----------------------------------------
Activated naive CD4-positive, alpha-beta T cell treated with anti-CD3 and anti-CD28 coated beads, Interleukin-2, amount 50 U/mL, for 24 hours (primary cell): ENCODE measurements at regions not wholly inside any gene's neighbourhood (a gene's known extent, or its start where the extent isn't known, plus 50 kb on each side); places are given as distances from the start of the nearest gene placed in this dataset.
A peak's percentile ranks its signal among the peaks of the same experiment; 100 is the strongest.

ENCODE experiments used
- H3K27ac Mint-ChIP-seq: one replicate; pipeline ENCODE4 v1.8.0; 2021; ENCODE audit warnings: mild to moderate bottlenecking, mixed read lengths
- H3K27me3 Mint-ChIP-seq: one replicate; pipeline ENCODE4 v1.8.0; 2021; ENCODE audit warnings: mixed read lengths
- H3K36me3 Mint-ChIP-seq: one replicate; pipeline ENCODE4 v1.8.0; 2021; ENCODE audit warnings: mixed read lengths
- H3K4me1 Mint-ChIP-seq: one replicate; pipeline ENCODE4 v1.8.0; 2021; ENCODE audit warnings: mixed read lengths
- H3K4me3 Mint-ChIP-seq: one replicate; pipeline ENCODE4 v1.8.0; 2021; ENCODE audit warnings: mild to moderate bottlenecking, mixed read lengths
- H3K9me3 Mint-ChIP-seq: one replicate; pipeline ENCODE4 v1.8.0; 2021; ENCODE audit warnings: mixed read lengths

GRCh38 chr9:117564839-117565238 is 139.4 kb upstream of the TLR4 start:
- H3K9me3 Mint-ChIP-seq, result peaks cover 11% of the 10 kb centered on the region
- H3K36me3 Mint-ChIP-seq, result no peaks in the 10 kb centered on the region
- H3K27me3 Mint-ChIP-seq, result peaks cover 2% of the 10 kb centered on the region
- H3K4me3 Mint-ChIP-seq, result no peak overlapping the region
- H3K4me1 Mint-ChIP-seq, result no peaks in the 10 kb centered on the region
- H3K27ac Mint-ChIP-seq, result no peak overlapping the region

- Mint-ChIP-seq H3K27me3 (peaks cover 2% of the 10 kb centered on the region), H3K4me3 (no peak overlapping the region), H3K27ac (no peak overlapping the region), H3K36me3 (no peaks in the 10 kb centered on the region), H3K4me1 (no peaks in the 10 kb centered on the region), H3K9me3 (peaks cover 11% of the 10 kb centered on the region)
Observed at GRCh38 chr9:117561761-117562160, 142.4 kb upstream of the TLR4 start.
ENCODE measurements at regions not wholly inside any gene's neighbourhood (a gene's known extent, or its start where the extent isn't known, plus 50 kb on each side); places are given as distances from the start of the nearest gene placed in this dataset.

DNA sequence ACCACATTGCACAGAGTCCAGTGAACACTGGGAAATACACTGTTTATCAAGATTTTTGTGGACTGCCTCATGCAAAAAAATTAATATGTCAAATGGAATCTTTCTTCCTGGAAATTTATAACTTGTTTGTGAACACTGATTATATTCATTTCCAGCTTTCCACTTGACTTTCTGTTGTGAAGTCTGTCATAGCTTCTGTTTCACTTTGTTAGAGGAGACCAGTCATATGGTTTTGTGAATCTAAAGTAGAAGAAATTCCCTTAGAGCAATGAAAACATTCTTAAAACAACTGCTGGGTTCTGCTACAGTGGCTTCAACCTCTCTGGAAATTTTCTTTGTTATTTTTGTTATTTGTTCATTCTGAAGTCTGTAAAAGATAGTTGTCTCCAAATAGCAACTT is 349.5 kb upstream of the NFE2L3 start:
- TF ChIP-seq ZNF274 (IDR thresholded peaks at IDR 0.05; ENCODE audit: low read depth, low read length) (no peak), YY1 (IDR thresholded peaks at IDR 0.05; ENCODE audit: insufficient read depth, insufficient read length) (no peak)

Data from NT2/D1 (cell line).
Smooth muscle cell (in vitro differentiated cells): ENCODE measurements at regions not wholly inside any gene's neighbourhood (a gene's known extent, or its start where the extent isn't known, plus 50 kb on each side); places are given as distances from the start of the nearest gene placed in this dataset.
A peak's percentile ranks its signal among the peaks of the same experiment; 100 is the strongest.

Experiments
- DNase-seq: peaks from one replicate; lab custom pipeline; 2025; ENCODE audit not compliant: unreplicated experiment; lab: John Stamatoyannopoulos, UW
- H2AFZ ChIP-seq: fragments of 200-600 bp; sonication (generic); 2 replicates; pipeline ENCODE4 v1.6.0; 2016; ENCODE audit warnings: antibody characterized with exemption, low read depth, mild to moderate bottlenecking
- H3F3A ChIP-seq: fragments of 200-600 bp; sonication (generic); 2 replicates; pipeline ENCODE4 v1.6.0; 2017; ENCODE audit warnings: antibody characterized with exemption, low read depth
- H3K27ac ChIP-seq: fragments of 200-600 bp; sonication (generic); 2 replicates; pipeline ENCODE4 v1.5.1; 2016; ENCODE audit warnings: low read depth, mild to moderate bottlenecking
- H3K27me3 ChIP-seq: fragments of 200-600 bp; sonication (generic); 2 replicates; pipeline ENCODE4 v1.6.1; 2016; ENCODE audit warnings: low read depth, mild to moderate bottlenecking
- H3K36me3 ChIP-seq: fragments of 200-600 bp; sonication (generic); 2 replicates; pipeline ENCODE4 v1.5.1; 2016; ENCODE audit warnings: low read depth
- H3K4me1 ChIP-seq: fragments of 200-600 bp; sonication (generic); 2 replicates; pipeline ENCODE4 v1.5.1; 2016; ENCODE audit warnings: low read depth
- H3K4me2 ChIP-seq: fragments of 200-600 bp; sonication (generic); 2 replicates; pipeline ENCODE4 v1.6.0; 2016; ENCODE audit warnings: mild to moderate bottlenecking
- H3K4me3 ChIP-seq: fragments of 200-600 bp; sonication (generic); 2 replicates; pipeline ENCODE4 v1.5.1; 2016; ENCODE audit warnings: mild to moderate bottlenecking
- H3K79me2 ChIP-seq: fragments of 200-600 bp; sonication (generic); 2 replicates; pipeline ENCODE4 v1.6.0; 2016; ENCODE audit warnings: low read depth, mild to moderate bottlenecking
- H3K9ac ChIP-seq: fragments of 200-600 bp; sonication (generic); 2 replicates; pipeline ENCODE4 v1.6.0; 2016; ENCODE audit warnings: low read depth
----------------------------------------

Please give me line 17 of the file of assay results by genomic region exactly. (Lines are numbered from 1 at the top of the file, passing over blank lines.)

- Mint-ChIP-seq H3K27me3 (peaks cover 2% of the 10 kb centered on the region), H3K4me3 (no peak overlapping the region), H3K27ac (no peak overlapping the region), H3K36me3 (no peaks in the 10 kb centered on the region), H3K4me1 (no peaks in the 10 kb centered on the region), H3K9me3 (peaks cover 11% of the 10 kb centered on the region)